Woman Struck and Killed at Notorious Forest Hills Intersection
FOREST HILLS — A woman in her 60s was struck and killed on Saturday evening as she was crossing Queens Boulevard at 71st Avenue — a notorious intersection that has seen two other serious accidents in recent months, police said.
The accident occurred at 8:28 p.m. as the woman, whose name had not been released as of Monday morning, was crossing Queens Boulevard from east to west in a marked crosswalk, but against the traffic light, police said.
According to the NYPD, the woman was struck by a tan 2000 Chevrolet Malibu that was going north on the service road.
Police said that the woman sustained severe head trauma and was pronounced dead after being transported to Jamaica Hospital.
The driver remained on scene and no arrests had been made as of Monday morning, police said. No summonses were issued, police said.
The busy intersection is infamous for being dangerous to pedestrians.
In January this year, 85-year old Gertrude Schnabel, was struck by an MTA bus at the intersection and as a result, she had to have her left leg amputated above the knee. Her right leg was also broken.
"Her spirits are low since it is now likely that she will require assisted living and a daily aide to get by from now on," her lawyer, Henry Davoli, said in an email Monday.
Peter Beadle, a member of Transportation Alternatives' Queens Activist Committee, said that the intersection "has a lot of pedestrian traffic, and a lot of car traffic, so there are a lot of opportunities for pedestrians and motor vehicles to come into conflict."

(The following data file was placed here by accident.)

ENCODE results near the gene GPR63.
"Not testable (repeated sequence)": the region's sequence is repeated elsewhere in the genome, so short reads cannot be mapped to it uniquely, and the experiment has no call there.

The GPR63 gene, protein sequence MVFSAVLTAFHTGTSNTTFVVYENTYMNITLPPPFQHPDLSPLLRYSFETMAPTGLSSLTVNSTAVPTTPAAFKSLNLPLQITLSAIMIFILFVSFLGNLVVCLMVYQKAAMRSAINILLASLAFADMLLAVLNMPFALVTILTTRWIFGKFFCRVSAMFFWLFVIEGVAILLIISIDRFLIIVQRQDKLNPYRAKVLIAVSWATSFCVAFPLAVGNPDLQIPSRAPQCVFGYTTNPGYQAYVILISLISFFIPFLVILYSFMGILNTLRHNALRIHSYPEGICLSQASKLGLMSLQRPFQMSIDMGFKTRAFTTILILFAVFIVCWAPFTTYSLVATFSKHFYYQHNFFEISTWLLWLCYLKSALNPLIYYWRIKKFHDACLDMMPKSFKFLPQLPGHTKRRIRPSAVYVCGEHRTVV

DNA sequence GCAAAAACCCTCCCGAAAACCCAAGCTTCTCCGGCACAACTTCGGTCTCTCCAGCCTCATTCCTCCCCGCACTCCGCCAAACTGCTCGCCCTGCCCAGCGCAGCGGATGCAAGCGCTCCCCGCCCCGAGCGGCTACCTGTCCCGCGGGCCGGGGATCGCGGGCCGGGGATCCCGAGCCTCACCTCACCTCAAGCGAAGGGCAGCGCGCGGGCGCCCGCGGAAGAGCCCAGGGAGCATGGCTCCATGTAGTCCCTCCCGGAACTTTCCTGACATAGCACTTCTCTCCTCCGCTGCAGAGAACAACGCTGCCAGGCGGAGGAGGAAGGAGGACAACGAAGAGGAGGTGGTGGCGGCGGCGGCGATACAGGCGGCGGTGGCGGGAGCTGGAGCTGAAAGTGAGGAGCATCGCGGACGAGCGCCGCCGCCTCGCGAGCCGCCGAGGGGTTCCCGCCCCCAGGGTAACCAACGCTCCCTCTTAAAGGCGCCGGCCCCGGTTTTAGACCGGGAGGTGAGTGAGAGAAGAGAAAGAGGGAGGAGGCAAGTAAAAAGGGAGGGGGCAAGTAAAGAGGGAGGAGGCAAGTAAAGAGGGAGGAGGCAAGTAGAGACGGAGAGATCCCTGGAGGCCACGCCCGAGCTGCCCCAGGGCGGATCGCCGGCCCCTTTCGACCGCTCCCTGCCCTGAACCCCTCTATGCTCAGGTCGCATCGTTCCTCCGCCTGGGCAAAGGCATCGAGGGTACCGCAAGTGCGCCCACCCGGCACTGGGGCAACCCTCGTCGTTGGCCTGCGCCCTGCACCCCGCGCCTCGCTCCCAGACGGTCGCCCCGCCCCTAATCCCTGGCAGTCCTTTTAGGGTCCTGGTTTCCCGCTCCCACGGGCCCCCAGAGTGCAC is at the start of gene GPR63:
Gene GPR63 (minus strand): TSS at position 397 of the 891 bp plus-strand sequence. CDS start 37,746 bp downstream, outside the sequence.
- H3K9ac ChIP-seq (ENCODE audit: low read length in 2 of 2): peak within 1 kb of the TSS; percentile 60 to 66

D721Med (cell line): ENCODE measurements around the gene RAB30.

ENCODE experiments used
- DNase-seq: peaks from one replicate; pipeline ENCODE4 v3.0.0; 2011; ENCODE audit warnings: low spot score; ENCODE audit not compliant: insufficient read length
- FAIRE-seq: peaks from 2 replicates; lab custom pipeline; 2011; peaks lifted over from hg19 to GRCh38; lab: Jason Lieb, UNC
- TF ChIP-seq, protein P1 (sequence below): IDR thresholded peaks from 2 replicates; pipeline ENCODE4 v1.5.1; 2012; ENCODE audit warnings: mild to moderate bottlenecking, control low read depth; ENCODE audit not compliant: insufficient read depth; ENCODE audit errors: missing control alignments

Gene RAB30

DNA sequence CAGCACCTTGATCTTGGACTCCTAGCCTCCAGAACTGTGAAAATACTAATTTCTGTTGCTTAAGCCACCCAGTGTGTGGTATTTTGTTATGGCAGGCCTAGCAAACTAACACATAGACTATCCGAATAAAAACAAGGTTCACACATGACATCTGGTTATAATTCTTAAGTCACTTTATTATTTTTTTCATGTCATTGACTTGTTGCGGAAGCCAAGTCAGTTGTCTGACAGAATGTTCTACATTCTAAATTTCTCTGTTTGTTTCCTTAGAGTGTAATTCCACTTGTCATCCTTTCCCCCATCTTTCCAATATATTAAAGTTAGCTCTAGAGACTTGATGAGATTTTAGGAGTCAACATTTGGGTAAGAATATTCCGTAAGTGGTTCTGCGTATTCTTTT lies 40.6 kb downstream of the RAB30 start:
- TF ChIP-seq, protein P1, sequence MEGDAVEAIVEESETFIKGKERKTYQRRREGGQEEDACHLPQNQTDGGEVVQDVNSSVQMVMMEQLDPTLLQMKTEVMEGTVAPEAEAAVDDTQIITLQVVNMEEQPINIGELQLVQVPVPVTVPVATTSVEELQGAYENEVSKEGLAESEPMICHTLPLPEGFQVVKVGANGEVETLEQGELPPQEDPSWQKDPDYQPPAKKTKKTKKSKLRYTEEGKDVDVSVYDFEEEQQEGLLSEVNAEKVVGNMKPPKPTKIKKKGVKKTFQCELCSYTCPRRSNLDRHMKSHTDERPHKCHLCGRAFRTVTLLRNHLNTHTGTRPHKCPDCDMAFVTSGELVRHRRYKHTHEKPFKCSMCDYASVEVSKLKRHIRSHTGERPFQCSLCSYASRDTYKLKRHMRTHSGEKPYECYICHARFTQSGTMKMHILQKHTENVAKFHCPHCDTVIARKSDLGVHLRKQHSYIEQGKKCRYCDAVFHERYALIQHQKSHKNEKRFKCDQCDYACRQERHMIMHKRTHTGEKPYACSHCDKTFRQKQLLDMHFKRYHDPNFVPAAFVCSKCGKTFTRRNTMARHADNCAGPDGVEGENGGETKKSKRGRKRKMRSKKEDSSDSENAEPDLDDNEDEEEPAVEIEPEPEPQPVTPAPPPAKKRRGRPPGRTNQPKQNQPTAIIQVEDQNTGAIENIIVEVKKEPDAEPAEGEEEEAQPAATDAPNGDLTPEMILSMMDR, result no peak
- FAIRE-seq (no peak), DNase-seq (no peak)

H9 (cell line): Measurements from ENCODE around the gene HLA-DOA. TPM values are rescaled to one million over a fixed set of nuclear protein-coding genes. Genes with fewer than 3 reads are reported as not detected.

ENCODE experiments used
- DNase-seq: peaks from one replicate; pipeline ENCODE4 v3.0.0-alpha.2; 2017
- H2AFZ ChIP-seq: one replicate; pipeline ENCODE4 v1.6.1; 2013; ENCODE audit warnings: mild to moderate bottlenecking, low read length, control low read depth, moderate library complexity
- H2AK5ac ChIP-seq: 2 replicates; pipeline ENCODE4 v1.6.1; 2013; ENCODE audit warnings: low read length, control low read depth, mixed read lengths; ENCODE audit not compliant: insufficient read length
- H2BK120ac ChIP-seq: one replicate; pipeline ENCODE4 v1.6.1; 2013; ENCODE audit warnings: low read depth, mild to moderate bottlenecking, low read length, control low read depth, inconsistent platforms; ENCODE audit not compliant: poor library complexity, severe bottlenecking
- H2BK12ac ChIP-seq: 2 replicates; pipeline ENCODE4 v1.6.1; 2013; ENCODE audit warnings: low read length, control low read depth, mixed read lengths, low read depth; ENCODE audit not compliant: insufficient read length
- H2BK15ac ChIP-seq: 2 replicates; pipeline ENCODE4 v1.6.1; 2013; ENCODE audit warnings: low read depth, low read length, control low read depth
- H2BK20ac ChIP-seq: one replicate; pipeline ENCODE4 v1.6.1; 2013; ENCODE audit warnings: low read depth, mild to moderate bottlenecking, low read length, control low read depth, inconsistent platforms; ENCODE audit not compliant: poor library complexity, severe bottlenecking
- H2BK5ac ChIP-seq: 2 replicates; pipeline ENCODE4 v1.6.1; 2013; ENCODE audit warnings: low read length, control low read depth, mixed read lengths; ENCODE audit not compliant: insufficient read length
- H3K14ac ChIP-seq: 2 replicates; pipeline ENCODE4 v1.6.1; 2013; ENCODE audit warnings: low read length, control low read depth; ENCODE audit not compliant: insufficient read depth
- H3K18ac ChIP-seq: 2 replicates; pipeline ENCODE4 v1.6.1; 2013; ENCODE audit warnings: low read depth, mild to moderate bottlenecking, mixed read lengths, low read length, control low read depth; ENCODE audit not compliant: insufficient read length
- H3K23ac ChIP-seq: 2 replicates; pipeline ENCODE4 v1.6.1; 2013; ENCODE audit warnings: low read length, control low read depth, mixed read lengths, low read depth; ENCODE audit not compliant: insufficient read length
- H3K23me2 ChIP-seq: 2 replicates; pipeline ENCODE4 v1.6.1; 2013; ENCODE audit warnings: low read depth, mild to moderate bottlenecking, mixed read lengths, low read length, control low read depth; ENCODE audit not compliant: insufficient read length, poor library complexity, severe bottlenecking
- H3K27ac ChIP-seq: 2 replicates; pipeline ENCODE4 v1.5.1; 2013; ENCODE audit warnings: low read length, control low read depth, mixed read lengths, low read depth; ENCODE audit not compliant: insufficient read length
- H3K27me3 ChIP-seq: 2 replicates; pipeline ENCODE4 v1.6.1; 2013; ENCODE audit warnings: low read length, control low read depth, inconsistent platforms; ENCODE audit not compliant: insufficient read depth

He also said that the intersection is "very wide and it takes a long time for a pedestrian to cross."
That often pushes pedestrians to begin crossing before the light changes, Beadle said, because they are afraid that they won’t be able to "cross it in time."
"It should not be a death penalty offense to cross against the light," Beadle said, adding that lowering the speed limit on Queens Boulevard, which is 30 mph, could prevent accidents. In case there is an accident, injuries could be less severe, if cars were moving more slowly, he noted.
"We are not ruling out taking a look at a reduction at a later date," a spokesman for the Department of Transportation said in an email.
The spokesman also said that the agency recently installed a curb extension at the intersection "to reduce crossing distances and [we] are in the process of installing another on the south/eastbound service road across the boulevard."
The thoroughfare has been nicknamed the “Boulevard of Death,” because more than 70 pedestrians were killed in accidents there from 1993 to 2001, according to the DOT.